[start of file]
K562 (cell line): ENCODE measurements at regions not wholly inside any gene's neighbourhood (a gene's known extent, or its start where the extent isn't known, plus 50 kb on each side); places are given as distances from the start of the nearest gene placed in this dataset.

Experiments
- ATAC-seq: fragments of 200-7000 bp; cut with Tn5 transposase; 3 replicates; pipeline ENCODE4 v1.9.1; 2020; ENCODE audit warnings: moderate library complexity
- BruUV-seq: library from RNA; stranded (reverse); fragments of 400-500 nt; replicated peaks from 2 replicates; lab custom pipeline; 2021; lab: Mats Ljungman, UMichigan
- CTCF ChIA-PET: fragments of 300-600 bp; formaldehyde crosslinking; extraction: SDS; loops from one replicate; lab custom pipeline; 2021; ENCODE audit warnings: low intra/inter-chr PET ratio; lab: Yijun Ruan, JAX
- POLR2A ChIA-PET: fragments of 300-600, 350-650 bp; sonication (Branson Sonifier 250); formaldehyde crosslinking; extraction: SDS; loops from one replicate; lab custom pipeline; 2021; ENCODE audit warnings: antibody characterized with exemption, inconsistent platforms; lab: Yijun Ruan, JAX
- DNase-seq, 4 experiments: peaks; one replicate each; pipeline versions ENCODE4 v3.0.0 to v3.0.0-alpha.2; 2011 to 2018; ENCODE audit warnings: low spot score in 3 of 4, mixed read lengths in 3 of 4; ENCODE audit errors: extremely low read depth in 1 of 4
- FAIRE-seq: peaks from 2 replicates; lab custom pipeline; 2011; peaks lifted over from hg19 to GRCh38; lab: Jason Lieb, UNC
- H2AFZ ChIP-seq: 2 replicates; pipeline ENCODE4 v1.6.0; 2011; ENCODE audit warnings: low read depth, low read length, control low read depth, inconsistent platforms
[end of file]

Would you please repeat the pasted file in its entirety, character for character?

K562 (cell line): ENCODE measurements at regions not wholly inside any gene's neighbourhood (a gene's known extent, or its start where the extent isn't known, plus 50 kb on each side); places are given as distances from the start of the nearest gene placed in this dataset.

Experiments
- ATAC-seq: fragments of 200-7000 bp; cut with Tn5 transposase; 3 replicates; pipeline ENCODE4 v1.9.1; 2020; ENCODE audit warnings: moderate library complexity
- BruUV-seq: library from RNA; stranded (reverse); fragments of 400-500 nt; replicated peaks from 2 replicates; lab custom pipeline; 2021; lab: Mats Ljungman, UMichigan
- CTCF ChIA-PET: fragments of 300-600 bp; formaldehyde crosslinking; extraction: SDS; loops from one replicate; lab custom pipeline; 2021; ENCODE audit warnings: low intra/inter-chr PET ratio; lab: Yijun Ruan, JAX
- POLR2A ChIA-PET: fragments of 300-600, 350-650 bp; sonication (Branson Sonifier 250); formaldehyde crosslinking; extraction: SDS; loops from one replicate; lab custom pipeline; 2021; ENCODE audit warnings: antibody characterized with exemption, inconsistent platforms; lab: Yijun Ruan, JAX
- DNase-seq, 4 experiments: peaks; one replicate each; pipeline versions ENCODE4 v3.0.0 to v3.0.0-alpha.2; 2011 to 2018; ENCODE audit warnings: low spot score in 3 of 4, mixed read lengths in 3 of 4; ENCODE audit errors: extremely low read depth in 1 of 4
- FAIRE-seq: peaks from 2 replicates; lab custom pipeline; 2011; peaks lifted over from hg19 to GRCh38; lab: Jason Lieb, UNC
- H2AFZ ChIP-seq: 2 replicates; pipeline ENCODE4 v1.6.0; 2011; ENCODE audit warnings: low read depth, low read length, control low read depth, inconsistent platforms